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Everything posted by Shadow

  1. Sure thing Thanks. I hope someone can help, cause I'm afraid we can't go much further until then...
  2. Hi all, I put this in Applied Mathematics because I'm going to apply this in real life. I'll let you in on some background so you know why I'm asking. Me and my friend are building a hookah. Since were artistic maniacs who are creatively anti-talented, we want the water jar to be in a shape of an incomplete rhombicuboctahedron. The "incomplete" part is where this gets a little complicated. Since we can't levitate our hookah, and one of us holding it while the other one smokes is out of the question, we need it to be steady of course. So the actual shape of our hookah water jar will be as follows: Take a normal rhombicuboctahedron. It's basically made of an Octagonal Prism, and then those two "things" attached above and below. The "things" are the part where, going around the rhombicuboctahedron, you would see a square, then a triangle, then a square and so on. And theres a square on the very top and bottom. To put it plainly; take away the Octagonal Prism, and what's left is what I'm talking about. Now, take away one of those "things" and put the rhombicuboctahedron back together. You kinda get half a rhombicuboctahedron, but not quite. This is the shape our water jar is supposed to have. My problem lies in the area and volume of this incomplete rhombicuboctahedron. I know the equation for the area of a normal rhombicuboctahedron, but I don't know how it's formed (as in the equation) so I can't edit it to fit my needs with our water jar shape. The same thing goes for volume. Could someone please tell me how the equation is formed, so I can make my own, or maybe even post the equation itself? Thx EDIT: Okay I just found out that the two "things" I was trying to describe are "square cupolae". Love you wiki :-*
  3. The answer to your third question is in Riogho's avatar By "Absolute low", do you mean "Absolute Zero" as in 0 K? if so, check here for what I guess would be the "Absolute High" However, the generally accepted "Absolute Temperature" is called the Planck Temperature and has a value of [math]T_P = \frac{m_P c^2}{k} = \sqrt{\frac{\hbar c^5}{G k^2}} = 1.41679(11) * 10^{32} K[/math] Where: [math]mP[/math] is the Planck mass [math]c[/math] is the speed of light in a vacuum [math]\hbar[/math] is the reduced Planck constant (or Dirac's constant) [math]k[/math] is the Boltzmann constant [math]G[/math] is the gravitational constant The two digits between the parentheses denote the uncertainty (standard deviation) in the last two digits of the value. All this is quoted from Wikipedia.
  4. Okay, one more question; I tried out the %g double. And it works when I predefine the value of the variable, but not when I use scanf(). For example: int main() { double value; value=1; printf("%g milimeters is %g Astronomical Units. Wondering how far the Sun is, eh?\n", value, 6.68458134*value*pow(10,-15)); return 0; } That works. However this: int main() { double value; printf("Enter milimeters:"); scanf("%g", &value); printf("%g milimeters is %g Astronomical Units. Wondering how far the Sun is, eh?\n", value, 6.68458134*value*pow(10,-15)); return 0; doesn't work. Can anyone help? Thx
  5. True.... Okie, thanks ;-)
  6. Hey, never even knew something like that existed xD Thanks ;-) A follow up question though, if I just use "%e" or "%g" by itself, without adding the "x.x" part, does it still display the whole number? Because that's the problem I would run into using float. Since float is I think an 8 byte variable I think, instead of say 0.000000000000000006684 it would just show 0.000000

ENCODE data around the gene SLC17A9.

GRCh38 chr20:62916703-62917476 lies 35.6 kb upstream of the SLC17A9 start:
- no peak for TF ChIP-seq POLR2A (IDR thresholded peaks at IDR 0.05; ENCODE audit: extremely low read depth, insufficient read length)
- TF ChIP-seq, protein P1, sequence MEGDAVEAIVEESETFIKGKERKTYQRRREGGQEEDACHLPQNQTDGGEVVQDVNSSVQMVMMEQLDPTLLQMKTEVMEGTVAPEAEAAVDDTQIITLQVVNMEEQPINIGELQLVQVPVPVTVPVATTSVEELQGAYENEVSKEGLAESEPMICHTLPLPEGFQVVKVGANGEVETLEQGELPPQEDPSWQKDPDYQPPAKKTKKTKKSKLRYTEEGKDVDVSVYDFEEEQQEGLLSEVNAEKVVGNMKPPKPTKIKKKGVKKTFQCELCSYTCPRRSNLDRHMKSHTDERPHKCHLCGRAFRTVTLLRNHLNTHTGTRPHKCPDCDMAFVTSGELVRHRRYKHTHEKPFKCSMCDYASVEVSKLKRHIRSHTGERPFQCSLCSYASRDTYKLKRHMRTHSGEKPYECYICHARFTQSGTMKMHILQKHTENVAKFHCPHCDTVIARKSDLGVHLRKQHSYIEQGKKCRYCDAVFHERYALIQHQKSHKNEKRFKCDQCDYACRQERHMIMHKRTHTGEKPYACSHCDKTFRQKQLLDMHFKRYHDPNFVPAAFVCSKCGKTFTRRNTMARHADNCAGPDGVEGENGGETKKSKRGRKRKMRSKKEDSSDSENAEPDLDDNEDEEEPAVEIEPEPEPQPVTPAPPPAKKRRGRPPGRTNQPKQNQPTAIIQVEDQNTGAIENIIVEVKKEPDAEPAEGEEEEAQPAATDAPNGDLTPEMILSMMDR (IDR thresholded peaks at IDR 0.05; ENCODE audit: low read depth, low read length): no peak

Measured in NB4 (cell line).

7. Okay, first off, I'm just a little above complete newbie concerning C. I tried to learn it and got as far as pointers. Those I could not understand, no matter which tutorial I tried. So if anyone could propose a quality one, that would be great. But that's not the reason I'm writing this. I've been on-off working on this primitive program that would convert given units to given units. Length, weight, time, temperature, all of those. And a problem has arisen right at the beginning. My problem lies in converting small units, such as millimeters, to big length units, such as AU's or Light years. To even get the program to display such big numbers (as in the equivalent of one millimeter in Astronomical Units) I had to use: long double amount; I have really now idea on how precisely it works, specifically the placeholder for it; I just copied the largest variable type I found from the net Anyway, I have a test program where I test out a given part of the code if I need to, so I don't have to compile the whole program, especially when it's not finished. Here's the source of that program: #include <stdio.h> #include <math.h> long double m_ft(long double meter) { long double foot; foot=meter*3.2808399; return foot; } int main() { long double value; printf("Enter milimeters:"); scanf("%Lf", &value); printf("%3Lf milimeters is %.25Lf Astronomical Units. Wondering how far the Sun is, eh?\n", value, 6.68458134*value*pow(10,-15)); return 0; } Anyway, my problem: While the program will display the value, it will be something like "1.0000000000000000 mm = 0.00000000000000000xx AU's". And what's more, I use the variable "amount" (in this program "value") in all the conversions, so I would get things like "1.00000000000000000000 meter = x.xxxx00000000000000000 feet". Now, I want to get rid of the unnecessary digits. It would suffice if someone would help me get rid of the 0 where they are really not necessary, as in the underlined example above. However, if someone where willing, I could use a better solution: How can I make my program, instead of displaying all these long numbers, display something like [math]1 mm=6.68458134*10^{-15} AU's[/math] I know that I'd probably have to specify how big the numbers should be for the program to start displaying them in this format, since I obviously don't want to have stuff like [math]1 mm=1*10^0 mm's[/math], so you'd have to explain all that theory to me. Thanks to anyone who helps, Shadow